ISS Proxy Advisory Services recently recommended that shareholders of, Provident Financial Holdings, Inc., withhold their votes from the three director candidates standing for reelection to the company’s board because the board adopted a bylaw designed to discourage “golden leashes.” Golden leashes are special compensation schemes offered to dissident director nominees by activist investors. The precise terms of the arrangements vary but in general they provide that, if elected, the dissident directors will receive large bonuses if the company achieves certain goals within an allotted time frame.
The potential problems such schemes pose to the integrity of the boardroom and board decision-making processes are immediately obvious. As pointed out by Wachtell Lipton in a client alert golden leashes:
"undermin[e] Board prerogatives to set director pay and select the timeframe over which corporate goals are to be achieved;
creat[e] a multi-tiered, dysfunctional Board in which a subset of directors are compensated and motivated significantly differently from other directors;
creat[e] economic incentives to take the corporation in the specified direction, and within the timeframe, that would trigger outsized compensation, whether or not doing so would be in the best interests of all shareholders, would engender inappropriate and excessive risk, or would sacrifice long-term value for short-term gain;
open a schism between the personal interests of directors who stand to benefit in the short-term from the special compensation scheme and the interests of shareholders with a longer-term investment horizon;
creat[e] poisonous conflicts in the boardroom by creating a subclass of directors who have a significant monetary incentive to sell the corporation or manage it to attain the highest possible stock price in the short-run; and
introduc[e] unnecessary and problematic complexity and conflicts in strategic reviews and calling into question those directors’ ability to satisfy their fiduciary duties."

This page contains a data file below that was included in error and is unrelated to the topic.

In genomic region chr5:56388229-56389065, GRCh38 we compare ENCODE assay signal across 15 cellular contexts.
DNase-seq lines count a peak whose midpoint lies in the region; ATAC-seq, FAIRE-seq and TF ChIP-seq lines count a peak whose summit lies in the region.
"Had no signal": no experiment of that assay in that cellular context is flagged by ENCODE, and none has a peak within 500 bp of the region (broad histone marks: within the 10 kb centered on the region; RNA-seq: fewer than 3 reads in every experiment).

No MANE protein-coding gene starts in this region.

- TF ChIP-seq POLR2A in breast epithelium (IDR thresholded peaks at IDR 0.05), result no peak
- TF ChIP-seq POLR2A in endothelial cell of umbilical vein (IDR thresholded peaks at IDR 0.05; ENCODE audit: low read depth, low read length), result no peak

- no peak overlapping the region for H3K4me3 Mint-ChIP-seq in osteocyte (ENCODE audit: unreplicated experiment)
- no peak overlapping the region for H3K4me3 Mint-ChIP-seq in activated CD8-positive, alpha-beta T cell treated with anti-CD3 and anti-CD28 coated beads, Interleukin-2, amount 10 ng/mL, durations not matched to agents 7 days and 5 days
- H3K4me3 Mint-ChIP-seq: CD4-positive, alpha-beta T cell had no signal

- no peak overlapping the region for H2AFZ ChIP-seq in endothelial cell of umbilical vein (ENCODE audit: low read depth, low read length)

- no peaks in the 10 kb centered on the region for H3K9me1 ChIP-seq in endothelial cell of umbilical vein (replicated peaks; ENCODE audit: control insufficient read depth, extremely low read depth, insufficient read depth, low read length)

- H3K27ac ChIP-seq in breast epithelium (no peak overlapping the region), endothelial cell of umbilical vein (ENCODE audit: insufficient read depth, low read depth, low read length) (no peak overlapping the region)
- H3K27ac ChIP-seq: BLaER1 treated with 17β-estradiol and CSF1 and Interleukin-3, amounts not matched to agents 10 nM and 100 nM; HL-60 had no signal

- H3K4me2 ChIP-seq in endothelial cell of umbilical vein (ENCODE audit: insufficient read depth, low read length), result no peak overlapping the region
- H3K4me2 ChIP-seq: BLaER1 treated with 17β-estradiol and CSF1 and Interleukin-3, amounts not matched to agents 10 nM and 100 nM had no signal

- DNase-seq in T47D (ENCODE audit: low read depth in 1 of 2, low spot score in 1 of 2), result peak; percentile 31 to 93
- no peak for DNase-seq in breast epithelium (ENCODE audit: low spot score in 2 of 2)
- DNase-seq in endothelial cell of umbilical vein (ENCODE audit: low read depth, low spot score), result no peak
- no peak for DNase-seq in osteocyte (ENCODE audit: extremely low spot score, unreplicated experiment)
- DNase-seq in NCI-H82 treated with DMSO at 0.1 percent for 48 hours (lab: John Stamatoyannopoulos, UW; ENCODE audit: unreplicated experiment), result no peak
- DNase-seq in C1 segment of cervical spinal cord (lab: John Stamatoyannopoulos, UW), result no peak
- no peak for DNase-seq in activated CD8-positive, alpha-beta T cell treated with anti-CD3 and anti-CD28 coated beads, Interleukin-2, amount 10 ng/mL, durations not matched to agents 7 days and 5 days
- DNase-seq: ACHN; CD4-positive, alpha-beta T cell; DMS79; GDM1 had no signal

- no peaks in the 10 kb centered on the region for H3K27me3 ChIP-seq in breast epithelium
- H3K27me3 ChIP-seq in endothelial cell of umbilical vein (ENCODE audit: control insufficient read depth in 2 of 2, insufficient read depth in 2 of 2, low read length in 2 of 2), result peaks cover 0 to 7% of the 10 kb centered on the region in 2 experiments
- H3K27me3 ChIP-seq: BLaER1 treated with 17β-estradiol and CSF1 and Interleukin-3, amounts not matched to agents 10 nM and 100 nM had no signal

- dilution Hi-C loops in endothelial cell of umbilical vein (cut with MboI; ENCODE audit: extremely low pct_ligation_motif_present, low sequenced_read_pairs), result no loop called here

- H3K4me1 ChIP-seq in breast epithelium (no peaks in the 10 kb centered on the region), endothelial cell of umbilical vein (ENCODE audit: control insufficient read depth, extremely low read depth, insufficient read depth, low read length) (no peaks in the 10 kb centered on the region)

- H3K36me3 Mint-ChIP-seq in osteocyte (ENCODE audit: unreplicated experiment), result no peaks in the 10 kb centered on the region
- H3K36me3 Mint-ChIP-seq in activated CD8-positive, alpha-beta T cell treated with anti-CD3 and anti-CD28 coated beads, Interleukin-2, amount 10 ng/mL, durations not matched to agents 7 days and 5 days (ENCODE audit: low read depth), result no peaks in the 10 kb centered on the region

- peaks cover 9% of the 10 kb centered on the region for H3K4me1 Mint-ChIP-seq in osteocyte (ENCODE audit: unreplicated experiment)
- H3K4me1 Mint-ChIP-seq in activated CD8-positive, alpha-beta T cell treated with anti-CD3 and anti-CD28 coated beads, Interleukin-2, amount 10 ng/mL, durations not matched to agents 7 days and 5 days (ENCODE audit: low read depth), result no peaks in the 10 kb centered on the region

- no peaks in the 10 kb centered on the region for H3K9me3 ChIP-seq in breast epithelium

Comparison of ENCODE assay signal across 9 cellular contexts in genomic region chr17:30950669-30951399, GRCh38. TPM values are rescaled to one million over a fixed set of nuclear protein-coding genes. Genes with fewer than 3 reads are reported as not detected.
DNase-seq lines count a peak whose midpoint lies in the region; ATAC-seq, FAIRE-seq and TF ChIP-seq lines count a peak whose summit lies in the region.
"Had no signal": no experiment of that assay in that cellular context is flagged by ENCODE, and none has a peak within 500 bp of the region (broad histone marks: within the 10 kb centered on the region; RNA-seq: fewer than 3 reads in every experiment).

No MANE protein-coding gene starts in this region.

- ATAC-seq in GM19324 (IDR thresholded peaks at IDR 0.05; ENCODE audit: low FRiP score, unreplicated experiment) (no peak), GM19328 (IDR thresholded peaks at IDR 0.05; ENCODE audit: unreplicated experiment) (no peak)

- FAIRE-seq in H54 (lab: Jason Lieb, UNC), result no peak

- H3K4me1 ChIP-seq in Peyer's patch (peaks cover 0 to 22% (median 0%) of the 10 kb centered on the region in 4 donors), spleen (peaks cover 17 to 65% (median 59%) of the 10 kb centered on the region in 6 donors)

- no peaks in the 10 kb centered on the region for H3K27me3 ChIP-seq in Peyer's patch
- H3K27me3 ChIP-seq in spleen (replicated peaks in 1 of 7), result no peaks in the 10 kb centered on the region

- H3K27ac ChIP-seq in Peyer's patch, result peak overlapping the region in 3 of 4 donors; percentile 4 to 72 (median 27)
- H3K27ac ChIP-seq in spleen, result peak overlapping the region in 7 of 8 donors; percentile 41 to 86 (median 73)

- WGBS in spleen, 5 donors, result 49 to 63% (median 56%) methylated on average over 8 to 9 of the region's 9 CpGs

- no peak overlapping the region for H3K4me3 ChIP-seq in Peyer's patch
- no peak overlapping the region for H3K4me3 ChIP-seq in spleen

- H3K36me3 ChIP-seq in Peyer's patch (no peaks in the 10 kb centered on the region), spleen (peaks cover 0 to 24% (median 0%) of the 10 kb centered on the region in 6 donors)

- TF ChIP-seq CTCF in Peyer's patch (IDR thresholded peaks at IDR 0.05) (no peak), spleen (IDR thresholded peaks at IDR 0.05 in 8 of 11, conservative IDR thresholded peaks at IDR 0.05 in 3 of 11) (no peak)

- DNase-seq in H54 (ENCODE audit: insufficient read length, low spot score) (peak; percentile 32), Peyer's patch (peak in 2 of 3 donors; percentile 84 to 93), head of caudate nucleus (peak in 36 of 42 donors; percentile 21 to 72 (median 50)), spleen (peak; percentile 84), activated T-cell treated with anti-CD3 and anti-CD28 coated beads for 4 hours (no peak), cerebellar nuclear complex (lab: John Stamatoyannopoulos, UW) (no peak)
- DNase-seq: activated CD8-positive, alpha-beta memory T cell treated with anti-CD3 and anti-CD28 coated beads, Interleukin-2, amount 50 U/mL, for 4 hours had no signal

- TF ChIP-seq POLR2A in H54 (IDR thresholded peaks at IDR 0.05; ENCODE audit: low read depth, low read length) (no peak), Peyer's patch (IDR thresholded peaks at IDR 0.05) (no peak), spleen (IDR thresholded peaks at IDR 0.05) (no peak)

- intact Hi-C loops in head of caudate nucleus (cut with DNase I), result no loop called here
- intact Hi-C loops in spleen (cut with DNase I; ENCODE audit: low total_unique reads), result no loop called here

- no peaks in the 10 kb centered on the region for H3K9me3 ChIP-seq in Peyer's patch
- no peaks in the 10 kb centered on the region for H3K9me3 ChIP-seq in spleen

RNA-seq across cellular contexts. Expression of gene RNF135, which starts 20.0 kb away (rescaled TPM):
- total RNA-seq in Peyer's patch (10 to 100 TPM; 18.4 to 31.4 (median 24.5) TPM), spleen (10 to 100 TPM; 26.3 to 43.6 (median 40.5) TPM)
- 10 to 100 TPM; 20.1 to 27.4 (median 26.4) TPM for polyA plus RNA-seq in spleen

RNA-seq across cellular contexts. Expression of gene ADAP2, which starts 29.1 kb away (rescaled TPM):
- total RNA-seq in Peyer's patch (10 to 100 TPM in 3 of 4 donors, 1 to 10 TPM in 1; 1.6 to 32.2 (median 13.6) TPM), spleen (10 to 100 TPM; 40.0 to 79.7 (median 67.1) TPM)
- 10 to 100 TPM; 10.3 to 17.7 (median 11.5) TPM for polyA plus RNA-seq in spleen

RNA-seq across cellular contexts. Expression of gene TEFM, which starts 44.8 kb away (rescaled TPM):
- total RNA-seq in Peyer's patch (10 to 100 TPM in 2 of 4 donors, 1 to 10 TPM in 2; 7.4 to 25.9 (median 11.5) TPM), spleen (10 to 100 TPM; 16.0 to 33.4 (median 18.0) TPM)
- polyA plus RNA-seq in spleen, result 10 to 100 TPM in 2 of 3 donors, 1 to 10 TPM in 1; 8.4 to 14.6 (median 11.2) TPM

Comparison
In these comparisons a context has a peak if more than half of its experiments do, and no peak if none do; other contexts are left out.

On the other side, activist investors argue that such arrangements benefit all shareholders because they incentivize directors to focus on share gains and to ignore activist positions that might harm share value. Further, they suggest that golden leashes will attract better candidates to run for board seats, enhancing the quality of representation for all shareholders. Jolene Dugan of ISS argues that bylaws banning golden leashes are “concerning because [they] could deter legitimate efforts to seek board representation via a proxy contest, particularly those efforts that include independent board candidates selected for their strong, relevant industry experience and who are generally recruited, but not directly employed by, the dissident shareholder.”
Many issues are fueling the fight over the bylaw in question in the Provident case. First, it is a direct example of the growing tensions between companies and activists investors. Second, the bylaw goes further than simply requiring disclosure of third party compensation to directors by banning such compensation outright. In addition it bans all outside compensation to directors or nominees which would prohibit activist investors from compensating individuals for standing for office –a not uncommon practice. Third, while Provident is a small company, several large multinational companies including Halliburton, Marathon Oil, Eastman Chemical and Wynn Resorts have adopted a version of the bylaw.
Finally as with so many issues in corporate law the opposing sides are arguing about the process by which the bylaw was adopted—fighting over process as much, if not more than, as content. The Provident board adopted the bylaw without taking to a shareholder vote and without a “compelling explanation from the board” according to ISS.
Regardless of the result of the Provident vote, it is likely that some reasonable compromise will emerge to address the issue of third party compensation of dissident directors. The precise parameters of that compromise remain to be seen but perhaps a scheme could be devised under which directors could be compensated by third parties for running for office but not thereafter and shareholders would ultimately be given the right to vote on any such arrangement.
Regardless of the vote of the Provident shareholders, the golden leash provision shows the never-ending ingenuity exercised by those in the corporate sphere. For better or worse these types of issues are bound to keep arising.